The HK+ Mobility Humanities Institutes publishes a research series (Assemblage), a translation series (Interconnect), and a public education series (Engagement).
Interconnect
Life Takes Place

Life Takes Place

Author
David Seamon
Translator
Ilman Choi
Publisher
LP Publication (Seoul, South Korea)
Released
2020.02.20
Human being is always human-being-in-place
“Seamon’s years of substantial engagement with phenomenology of place bear fruit in this book’s clear presentation of difficult theory. Additionally, his numerically based pedagogy of relationality and deft use of telling cases bring to manageable order the bewildering variety of place qualities and processes, as well as the meanings of the diverse experiences they engender.” - Robert Mugerauer, Professor and Dean Emeritus, College of Built Environments, University of Washington
“David Seamon – place theorist par excellence – presents us with a rich, in-depth, insightful exploration into the complex dimensions of the experience of place as "synergistic relationality." If you read only one book on the phenomenology of place, let this be the one.” - Ingrid Leman Stefanovic, Dean, Faculty of Environment, Simon Fraser University

Translated from...


This book is a Korean translation of the book titled Life Takes Place: Phenomenology, Lifeworlds and Place Making by David Seamon(Taylor & Francis, 2018)​

A place that is the foundation of life, the phenomenology of place

Why does life take place? This is the fundamental question laying at the heart of this book. The notion that our lives always ‘take place’ and the field of the occurrence is the ‘place’ is referred to as the phenomenology of place. Based on the phenomenological claim that the human being is always human-being-in-place, the author David Seamon points out that the phenomenology of place has become even more important in the era of high mobility. Despite our age of geographic mobility, digital technology, and global interconnections, real-world places and place experiences are indispensable to human life and well-being. Thus, Seamon engages with the latest works on the phenomenology of place by proposed by environmental thinkers such as Edward Casey, Jeff Malpas and Edward Relph. In doing so, he explores how place and the feeling of place itself are integral parts of the human experience, and as Casey claims, are always human-being-in-place. In this sense, even in our mobile, hypermodern world, human life is impossible without place.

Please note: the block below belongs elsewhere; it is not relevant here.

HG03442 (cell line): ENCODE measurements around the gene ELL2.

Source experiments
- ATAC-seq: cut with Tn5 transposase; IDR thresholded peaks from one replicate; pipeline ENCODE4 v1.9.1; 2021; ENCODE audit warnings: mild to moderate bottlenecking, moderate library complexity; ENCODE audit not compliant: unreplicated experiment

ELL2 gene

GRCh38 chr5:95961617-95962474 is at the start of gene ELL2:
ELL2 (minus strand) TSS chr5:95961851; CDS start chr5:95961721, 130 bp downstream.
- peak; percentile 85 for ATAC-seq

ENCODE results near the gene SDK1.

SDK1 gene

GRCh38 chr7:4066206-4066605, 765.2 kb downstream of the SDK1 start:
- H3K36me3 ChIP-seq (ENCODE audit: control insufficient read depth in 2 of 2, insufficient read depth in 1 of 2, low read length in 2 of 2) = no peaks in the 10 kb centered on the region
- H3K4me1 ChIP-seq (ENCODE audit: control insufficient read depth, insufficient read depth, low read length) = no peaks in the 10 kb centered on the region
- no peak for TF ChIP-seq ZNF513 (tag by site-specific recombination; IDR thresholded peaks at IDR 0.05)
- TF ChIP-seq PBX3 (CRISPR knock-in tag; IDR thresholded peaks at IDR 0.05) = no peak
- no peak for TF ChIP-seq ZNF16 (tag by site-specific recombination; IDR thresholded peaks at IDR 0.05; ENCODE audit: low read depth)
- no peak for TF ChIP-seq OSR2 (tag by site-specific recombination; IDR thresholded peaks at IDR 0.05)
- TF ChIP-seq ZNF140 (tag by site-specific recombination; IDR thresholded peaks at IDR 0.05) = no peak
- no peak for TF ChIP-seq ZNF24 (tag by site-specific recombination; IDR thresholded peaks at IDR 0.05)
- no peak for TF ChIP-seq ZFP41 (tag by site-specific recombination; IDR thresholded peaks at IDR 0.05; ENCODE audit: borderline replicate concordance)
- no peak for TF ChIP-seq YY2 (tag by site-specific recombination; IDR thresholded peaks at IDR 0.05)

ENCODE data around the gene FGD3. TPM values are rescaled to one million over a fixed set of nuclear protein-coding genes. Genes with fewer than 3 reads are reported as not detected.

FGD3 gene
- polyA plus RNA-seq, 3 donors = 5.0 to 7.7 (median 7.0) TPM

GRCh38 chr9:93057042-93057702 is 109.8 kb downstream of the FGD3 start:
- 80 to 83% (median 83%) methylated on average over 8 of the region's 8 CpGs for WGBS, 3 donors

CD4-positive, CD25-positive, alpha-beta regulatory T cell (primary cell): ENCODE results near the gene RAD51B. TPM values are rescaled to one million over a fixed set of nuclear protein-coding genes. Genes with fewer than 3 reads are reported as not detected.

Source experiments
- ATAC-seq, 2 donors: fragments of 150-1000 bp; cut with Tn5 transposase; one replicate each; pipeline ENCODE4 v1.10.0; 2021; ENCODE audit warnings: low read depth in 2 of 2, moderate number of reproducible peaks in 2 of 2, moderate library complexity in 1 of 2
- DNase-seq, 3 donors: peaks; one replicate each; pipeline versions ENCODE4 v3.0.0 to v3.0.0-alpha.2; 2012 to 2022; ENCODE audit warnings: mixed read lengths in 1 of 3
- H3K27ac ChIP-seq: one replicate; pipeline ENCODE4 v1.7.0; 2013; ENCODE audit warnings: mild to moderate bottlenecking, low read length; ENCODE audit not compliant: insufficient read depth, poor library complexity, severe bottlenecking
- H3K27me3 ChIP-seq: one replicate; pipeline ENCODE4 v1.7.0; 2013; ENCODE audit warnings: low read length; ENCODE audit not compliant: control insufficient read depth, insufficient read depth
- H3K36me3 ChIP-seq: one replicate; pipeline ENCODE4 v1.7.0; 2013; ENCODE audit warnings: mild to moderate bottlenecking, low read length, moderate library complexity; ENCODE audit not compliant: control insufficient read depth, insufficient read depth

Dialectic of place experience

This book draws on examples of specific places and place experiences to understand the notion of place more broadly. Based on a holistic approach that Seamon refers to as "synergistic relationality," the author examines place, place experience and feelings of place from three complementary perspectives: holistic, dialectical, and generative. The book argues that each of these three perspectives points to a spectrum of interconnected experiences, situations, actions, and meanings that are faithful to various types of place and place experiences, offering a contrasting-yet-complementary way to conceptually understand a place. This is because the quality of human life is inextricably linked to the creation of both ‘solid’ places as well as creatively conceptualized notions of place.

A “Good Life” where place-mobility are bound together

In consideration of human mobility research, the dialectical dimensions of place and place experiences are particularly important since human life and environmental experiences always encompass the realization of tensions that exist between movement and stillness, home and journey, here and there, fixedness and flow. Today's interconnected world is dominated by globalization, digital technology and physical fluidity. This emphasizes geographical and social factors and processes that presuppose and promote continuous and dynamic changes, such as mobility, networks, assemblage, rhyzome, and super-physical movements. This book emphasizes that both movement and stillness are indispensable to human life, and that both must be considered when building a comprehensive understanding of the geography that we ‘feel.’ How, then, can the two entangled and indispensable properties of place-mobility be tied together without being cut off? The author suggests that a life where the two are bound together is indeed a “good life.” The book's ultimate suggestion and message is that a “good life” will not be possible in a world surrounded, bypassed or replaced by a place or mobility.